Friday, September 18, 2009


Anyone aquainted with the early history of photography will recognize the name Eadweard Muybridge. It is popularly understood that in 1878 Muybridge's photographs validated California governor Leland Stanford's assertion that a horse at gallop will have all four legs in the air simultaniously. Muybridge came up with a plan to photograph Stanford's horse Occident with a series of cameras whose shutters were activated by electrical triggers designed by John D. Isaacs who was the chief engineer for the Southern Pacific Railroad.

The experiment took place on Leland Stanford's farm which became Stanford University. What many people may not know is the location of this famous experiment continues its history with horses. The Red Barn at Stanford is a campus equestrian center, and the historic location is commemorated with a plaque in the honor of Leland Stanford, Eadweard Muybridge and John D. Isaacs. Note that the largest name on the plaque goes to the founder of Stanford University rather than those most remembered by the experiment.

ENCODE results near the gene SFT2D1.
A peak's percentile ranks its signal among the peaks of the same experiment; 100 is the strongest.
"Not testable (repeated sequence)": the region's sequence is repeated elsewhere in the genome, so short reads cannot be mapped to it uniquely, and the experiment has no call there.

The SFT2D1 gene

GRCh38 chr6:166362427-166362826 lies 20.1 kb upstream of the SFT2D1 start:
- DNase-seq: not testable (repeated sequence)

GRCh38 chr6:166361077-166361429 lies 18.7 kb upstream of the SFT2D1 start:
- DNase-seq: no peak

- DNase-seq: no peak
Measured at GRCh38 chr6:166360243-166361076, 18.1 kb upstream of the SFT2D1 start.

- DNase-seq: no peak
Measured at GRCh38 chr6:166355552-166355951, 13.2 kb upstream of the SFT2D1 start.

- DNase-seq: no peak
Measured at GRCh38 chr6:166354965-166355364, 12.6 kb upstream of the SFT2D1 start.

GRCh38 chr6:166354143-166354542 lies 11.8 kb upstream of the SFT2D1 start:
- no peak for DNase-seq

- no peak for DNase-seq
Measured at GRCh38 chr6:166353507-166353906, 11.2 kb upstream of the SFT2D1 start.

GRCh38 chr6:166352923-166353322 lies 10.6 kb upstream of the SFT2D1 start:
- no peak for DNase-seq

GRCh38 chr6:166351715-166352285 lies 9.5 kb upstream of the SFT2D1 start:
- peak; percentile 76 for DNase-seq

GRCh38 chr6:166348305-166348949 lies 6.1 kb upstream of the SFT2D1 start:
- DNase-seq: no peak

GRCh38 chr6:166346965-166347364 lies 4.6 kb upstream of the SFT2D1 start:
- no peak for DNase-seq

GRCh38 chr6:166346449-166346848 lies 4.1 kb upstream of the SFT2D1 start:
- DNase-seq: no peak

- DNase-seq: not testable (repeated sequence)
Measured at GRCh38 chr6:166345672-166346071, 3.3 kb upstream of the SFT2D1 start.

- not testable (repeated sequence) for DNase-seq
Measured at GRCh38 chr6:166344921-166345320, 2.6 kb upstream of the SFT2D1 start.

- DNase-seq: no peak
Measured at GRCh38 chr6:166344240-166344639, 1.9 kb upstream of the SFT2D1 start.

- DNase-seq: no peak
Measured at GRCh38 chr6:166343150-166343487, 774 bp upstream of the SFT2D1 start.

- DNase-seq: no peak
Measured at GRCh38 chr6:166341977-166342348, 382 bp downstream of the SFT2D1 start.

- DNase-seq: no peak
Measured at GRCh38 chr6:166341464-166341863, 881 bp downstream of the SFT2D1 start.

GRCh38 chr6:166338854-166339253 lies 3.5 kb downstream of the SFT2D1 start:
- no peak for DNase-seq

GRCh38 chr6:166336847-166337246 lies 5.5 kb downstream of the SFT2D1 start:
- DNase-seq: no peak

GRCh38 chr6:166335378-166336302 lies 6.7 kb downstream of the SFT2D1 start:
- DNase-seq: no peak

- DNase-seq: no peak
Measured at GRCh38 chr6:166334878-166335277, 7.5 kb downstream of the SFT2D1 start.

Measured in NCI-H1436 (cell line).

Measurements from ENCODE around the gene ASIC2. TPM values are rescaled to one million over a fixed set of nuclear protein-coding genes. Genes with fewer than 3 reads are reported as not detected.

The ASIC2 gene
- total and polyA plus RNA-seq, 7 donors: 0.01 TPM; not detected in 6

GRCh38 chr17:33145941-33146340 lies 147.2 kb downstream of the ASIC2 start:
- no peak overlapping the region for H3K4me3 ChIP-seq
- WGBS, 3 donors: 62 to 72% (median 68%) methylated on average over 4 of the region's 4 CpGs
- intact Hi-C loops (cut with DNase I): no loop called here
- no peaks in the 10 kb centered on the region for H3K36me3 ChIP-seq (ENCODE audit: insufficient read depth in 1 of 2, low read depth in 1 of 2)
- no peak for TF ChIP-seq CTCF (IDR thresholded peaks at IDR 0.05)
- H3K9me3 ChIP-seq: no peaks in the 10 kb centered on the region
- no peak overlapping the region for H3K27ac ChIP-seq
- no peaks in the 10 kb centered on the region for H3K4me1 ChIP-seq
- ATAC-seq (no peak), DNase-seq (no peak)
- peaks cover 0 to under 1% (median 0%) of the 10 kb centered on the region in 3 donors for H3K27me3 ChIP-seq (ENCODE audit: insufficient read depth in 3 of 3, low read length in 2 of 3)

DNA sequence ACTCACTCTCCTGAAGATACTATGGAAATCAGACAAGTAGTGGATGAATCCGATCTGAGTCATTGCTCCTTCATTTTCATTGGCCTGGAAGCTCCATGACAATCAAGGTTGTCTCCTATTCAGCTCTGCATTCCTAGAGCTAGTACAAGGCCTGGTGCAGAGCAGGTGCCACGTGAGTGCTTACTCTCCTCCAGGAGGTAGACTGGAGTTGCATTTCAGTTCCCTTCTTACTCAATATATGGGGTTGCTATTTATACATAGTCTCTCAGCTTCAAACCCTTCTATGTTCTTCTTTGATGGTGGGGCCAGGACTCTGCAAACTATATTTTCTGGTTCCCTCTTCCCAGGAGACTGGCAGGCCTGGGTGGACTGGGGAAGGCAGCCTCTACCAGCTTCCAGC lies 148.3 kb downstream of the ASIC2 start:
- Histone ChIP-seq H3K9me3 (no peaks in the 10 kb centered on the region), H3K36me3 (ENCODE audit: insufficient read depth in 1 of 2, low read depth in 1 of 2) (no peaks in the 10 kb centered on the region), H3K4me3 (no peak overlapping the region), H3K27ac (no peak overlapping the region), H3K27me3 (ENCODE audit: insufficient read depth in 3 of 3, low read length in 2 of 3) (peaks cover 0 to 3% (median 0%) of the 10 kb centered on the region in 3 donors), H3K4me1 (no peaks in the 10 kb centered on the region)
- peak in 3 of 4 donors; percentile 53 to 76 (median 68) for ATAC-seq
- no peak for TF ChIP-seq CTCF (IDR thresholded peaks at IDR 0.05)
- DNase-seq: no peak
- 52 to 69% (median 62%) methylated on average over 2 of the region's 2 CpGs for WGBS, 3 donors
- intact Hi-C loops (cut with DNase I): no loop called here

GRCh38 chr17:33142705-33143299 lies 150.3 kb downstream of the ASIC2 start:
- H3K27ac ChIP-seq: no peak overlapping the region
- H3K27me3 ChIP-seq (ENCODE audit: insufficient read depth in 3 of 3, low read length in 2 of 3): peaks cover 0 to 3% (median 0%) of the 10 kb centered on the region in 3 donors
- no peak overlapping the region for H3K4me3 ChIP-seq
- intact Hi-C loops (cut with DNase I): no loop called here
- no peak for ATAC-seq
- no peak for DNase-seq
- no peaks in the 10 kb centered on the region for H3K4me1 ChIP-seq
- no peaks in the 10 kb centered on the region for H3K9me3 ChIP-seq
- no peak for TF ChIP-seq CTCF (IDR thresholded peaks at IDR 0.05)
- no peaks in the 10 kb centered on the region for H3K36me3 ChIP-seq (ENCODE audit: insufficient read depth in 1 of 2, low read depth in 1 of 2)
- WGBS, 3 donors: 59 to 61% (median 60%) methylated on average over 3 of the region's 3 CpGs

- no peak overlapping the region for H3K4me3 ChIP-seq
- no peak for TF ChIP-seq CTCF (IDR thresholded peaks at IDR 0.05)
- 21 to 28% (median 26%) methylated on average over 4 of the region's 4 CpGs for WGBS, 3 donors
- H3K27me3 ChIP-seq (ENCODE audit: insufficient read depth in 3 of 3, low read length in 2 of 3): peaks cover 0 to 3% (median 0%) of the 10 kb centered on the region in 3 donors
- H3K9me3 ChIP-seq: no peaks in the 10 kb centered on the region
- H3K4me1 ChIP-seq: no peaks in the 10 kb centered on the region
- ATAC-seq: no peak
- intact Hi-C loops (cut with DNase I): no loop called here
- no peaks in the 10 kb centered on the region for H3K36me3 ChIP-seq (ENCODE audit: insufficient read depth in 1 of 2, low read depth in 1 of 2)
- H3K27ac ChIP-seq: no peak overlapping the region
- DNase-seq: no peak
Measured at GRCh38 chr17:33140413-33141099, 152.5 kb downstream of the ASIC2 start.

While working on the Stanford's horse photography experiment, Muybridge shot and killed a local mayor who he suspected of alienating the affections of Muybridge's wife. The photographer was judged to be not guilty.